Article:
The full-length effort of singer-songwriter Cory Pavlinac, going under the moniker ZOO, has been years in the making. Pavlinac first began working on No Man’s Land shortly after he released his debut solo EP (his first ZOO project), Tree of Knowledge, in 2015. In between performing with the Cincinnati band Carriers and balancing life as a husband and father, the album came together bit by bit.
He started working on the project with friend and former Pomegranates member Isaac Karns. They recorded three songs, and initially Pavlinac was going to put them out as an EP, but then he recorded a few more songs and decided it was time for a full-length album, which comes out this Friday, Oct. 22.
“This particular record is kind of an amalgamation of many years and changes in my life,” he says. “I had a baby in 2017 and just had another baby a year ago, so I didn’t want to force anything. My project for ZOO has always been simmering in the background and I’ve been planning on releasing it for five years now, but it just took a long time to finish.”
ZOO’s rollout for the record began earlier this year with “Sleeping Dogs,” a charged, Randy Newman-influenced track that was written in response to social and political divisions. The song, like many of the album’s cuts, was written a few years ago, but holds themes that are still relevant today. “That song stands out to me in a way because I was responding to something that was going on in the world, whereas a lot of the other songs on the album are more inward-looking,” Pavlinac explains.
Other standout tracks like “What’s There to Lose” and “Home” showcase his strengths as an introspective and poignant songwriter. As ZOO’s debut full-length project, No Man’s Land is also Pavlinac’s first official album as a solo artist, which meant learning to stand on his own as a singer and songwriter without the usual support from his bandmates.
“Writing a song and wondering if it’s subpar is a struggle for me,” he says. “I really rely on my friends and people that I trust to bounce ideas off of. It took a little bit more trust in myself to be able to do that with this album, but every time I release something new, I get more practice. Those feelings [of anxiety] are still there, but this is something that I want to do, so I push through it. And I’ve gained a lot more confidence in the past few years.”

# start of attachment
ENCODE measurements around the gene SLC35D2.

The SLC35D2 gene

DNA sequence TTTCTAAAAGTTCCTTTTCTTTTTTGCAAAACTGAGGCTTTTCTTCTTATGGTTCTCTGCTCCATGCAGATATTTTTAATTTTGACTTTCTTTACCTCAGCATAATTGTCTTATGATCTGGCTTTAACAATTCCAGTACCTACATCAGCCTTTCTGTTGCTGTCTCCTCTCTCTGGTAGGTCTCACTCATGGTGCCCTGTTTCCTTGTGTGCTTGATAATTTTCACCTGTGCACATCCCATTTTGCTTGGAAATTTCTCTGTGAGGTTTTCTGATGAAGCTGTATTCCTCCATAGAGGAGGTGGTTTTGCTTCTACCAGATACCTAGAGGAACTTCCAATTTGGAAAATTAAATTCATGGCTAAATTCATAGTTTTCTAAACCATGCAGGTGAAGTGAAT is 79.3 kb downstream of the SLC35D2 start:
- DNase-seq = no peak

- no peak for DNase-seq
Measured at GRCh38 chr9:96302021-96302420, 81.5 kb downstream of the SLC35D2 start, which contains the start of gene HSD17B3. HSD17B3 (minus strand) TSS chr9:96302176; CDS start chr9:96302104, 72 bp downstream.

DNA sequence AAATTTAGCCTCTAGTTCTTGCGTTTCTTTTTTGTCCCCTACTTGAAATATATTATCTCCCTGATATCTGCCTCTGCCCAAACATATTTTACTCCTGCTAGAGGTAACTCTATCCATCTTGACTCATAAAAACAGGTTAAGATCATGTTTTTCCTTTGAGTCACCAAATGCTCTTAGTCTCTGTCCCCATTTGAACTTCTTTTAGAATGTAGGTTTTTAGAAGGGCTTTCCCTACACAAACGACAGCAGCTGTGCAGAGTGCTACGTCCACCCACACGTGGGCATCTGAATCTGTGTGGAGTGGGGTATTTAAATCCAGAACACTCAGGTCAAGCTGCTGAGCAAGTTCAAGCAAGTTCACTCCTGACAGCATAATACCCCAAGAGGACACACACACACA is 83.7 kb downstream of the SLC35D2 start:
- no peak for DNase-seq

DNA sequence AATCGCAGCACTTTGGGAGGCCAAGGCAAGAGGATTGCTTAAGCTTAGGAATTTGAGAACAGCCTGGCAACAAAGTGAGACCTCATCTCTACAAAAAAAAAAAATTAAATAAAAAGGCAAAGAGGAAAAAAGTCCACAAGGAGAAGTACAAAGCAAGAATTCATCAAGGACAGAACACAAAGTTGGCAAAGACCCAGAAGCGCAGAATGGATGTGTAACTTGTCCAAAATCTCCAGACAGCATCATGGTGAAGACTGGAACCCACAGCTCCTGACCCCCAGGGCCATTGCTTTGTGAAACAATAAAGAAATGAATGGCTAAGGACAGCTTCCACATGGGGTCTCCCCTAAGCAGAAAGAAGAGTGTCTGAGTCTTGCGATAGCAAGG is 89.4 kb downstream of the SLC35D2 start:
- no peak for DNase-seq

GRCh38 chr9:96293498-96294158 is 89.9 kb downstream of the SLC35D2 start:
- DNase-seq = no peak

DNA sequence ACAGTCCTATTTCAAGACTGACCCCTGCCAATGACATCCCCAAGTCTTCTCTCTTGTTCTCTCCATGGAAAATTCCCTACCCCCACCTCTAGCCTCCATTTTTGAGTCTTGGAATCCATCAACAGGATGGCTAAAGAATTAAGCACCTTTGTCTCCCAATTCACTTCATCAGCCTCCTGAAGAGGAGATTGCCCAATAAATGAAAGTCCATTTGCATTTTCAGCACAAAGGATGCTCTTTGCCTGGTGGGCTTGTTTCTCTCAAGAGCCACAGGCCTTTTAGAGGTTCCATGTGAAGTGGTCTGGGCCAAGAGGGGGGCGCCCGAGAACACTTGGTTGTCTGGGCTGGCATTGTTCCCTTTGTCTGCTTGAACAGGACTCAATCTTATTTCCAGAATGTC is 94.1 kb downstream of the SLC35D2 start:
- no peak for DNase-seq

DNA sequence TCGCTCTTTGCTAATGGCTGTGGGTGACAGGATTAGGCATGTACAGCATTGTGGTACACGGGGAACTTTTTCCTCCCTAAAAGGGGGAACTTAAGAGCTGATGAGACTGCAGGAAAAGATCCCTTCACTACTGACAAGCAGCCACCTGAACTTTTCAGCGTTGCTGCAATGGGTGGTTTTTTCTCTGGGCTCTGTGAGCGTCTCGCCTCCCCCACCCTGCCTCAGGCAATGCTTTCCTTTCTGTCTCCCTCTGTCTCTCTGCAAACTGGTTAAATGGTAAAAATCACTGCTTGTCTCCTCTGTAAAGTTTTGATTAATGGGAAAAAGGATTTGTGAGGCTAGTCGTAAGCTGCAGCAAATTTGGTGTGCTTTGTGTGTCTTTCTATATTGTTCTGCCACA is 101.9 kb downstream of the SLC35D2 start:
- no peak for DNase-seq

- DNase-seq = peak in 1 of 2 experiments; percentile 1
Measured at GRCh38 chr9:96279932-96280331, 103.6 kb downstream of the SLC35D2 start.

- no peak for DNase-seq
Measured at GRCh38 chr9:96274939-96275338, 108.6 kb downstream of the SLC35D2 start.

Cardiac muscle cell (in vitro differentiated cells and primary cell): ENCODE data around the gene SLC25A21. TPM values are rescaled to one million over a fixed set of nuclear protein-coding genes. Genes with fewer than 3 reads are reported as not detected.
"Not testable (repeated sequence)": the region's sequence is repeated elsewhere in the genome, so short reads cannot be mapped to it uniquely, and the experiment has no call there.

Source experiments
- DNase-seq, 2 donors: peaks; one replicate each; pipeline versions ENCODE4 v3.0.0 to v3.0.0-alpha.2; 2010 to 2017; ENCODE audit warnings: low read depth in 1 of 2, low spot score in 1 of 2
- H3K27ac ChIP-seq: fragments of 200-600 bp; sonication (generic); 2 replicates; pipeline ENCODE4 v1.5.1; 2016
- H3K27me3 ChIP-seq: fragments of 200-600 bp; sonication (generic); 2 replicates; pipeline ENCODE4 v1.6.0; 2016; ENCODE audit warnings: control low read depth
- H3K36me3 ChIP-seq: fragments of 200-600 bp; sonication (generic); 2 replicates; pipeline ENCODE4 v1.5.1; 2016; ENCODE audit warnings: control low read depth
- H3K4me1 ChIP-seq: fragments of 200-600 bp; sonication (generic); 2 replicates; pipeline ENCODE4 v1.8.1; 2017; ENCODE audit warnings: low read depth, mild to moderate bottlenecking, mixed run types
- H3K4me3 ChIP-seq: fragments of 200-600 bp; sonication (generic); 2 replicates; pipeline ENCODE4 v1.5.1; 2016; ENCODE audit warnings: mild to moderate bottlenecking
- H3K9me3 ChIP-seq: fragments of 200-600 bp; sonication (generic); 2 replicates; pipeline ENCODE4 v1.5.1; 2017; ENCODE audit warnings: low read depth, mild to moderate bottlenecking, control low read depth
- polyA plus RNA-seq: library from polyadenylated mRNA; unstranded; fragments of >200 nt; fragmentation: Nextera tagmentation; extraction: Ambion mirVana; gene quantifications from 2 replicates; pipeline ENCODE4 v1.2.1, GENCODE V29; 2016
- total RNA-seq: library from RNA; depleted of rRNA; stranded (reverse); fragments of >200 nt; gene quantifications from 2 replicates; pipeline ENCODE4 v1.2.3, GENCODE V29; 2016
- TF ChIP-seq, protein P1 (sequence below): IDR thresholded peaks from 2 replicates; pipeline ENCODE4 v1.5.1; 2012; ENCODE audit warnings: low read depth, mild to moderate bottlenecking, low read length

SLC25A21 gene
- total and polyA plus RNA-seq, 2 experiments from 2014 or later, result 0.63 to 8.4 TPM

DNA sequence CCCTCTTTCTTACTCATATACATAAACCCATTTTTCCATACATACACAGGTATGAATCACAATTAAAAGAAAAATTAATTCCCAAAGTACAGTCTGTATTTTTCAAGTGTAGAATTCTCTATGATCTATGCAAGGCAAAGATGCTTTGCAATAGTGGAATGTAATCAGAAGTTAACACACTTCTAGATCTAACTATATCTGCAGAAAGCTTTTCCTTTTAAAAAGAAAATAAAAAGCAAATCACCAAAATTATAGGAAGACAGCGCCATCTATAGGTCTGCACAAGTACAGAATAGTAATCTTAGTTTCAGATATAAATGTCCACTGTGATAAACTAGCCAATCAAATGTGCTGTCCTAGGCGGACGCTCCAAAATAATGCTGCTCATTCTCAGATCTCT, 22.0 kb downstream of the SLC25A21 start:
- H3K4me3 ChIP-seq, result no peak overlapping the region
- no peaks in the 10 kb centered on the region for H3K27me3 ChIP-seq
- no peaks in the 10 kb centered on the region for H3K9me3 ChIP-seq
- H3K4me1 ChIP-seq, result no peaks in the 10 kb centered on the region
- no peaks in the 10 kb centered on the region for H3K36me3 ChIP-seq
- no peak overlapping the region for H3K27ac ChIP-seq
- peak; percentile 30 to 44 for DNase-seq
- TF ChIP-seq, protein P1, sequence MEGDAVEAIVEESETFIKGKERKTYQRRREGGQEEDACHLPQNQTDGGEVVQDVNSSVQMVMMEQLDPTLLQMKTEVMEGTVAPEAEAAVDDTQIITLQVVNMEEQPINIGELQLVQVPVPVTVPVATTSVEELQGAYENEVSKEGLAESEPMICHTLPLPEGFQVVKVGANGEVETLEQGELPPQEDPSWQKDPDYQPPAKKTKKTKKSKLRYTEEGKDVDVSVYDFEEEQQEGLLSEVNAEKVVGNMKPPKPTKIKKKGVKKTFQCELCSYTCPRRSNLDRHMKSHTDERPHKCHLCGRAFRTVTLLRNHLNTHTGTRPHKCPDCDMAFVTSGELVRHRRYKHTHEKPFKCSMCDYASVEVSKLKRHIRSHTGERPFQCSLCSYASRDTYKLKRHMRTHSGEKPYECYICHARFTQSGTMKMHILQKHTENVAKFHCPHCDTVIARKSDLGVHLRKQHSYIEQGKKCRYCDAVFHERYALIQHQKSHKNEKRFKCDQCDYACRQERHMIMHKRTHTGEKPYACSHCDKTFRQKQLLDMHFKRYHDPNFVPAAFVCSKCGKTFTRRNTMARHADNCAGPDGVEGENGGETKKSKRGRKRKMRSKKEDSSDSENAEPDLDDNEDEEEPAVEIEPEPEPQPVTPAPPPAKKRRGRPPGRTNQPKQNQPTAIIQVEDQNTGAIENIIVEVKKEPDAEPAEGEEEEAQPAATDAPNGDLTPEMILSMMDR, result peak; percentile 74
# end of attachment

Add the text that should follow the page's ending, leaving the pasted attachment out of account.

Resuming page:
That isn’t to say that Pavlinac didn’t get to work with his bandmates, and other friends, on the album’s musical side. Local artists like Knotts, Carriers’ Curt Kiser and more provided complimentary instrumentals and vocal harmonies.
“Most of the time I’d just be in the studio and someone would drop by, or you say, ‘Hey, come by,’ and something happens,” he says. “That’s kind of my favorite way for collaborations to unfold.”
Sonically, No Man’s Land crosses a fuzzy line between psychedelic rock and funk. ZOO takes inspiration from Bob Dylan, R.E.M., Paul Simon, Kevin Morby, John Lennon, Paul McCartney, and more.
“None of the songs on the album really feel like I was pushing them in any particular direction, but those are just the artists that are always in the top five of who I’m listening to,” he says. “The album is about isolation, loneliness, anxiety, but it’s also about rising above those things and finding beauty and hope in the midst of them. I hope it resonates with people and I’m happy to finally be putting it out in the world.”
ZOO will perform No Man’s Land at his Halloween album release show on Friday, Oct. 29 at MOTR Pub.